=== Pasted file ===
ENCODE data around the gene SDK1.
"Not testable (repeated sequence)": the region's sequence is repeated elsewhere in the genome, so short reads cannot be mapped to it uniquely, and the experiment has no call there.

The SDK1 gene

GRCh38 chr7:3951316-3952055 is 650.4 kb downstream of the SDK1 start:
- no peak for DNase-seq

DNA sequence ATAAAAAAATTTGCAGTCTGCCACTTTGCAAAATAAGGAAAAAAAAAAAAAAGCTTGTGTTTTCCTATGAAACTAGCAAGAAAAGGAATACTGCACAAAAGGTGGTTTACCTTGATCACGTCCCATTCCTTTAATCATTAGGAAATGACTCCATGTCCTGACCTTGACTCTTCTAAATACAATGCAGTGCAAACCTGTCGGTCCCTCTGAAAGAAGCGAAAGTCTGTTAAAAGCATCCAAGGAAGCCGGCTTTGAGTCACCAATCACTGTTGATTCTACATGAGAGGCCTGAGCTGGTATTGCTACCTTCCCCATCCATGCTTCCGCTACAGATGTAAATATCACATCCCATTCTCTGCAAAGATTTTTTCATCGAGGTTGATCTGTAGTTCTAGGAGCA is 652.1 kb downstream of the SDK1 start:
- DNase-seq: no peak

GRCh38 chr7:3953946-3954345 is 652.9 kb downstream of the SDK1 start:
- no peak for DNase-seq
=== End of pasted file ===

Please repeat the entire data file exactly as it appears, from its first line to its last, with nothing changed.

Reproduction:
ENCODE data around the gene SDK1.
"Not testable (repeated sequence)": the region's sequence is repeated elsewhere in the genome, so short reads cannot be mapped to it uniquely, and the experiment has no call there.

The SDK1 gene

GRCh38 chr7:3951316-3952055 is 650.4 kb downstream of the SDK1 start:
- no peak for DNase-seq

DNA sequence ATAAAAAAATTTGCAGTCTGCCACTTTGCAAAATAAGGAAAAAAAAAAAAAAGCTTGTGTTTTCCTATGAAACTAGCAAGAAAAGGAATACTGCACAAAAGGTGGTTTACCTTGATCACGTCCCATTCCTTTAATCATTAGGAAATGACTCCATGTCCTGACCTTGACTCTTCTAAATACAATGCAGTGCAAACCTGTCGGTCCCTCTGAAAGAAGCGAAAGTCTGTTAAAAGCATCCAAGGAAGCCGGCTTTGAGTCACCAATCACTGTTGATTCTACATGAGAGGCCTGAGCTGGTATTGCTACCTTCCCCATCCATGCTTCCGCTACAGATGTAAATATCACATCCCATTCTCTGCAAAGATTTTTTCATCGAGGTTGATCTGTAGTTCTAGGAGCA is 652.1 kb downstream of the SDK1 start:
- DNase-seq: no peak

GRCh38 chr7:3953946-3954345 is 652.9 kb downstream of the SDK1 start:
- no peak for DNase-seq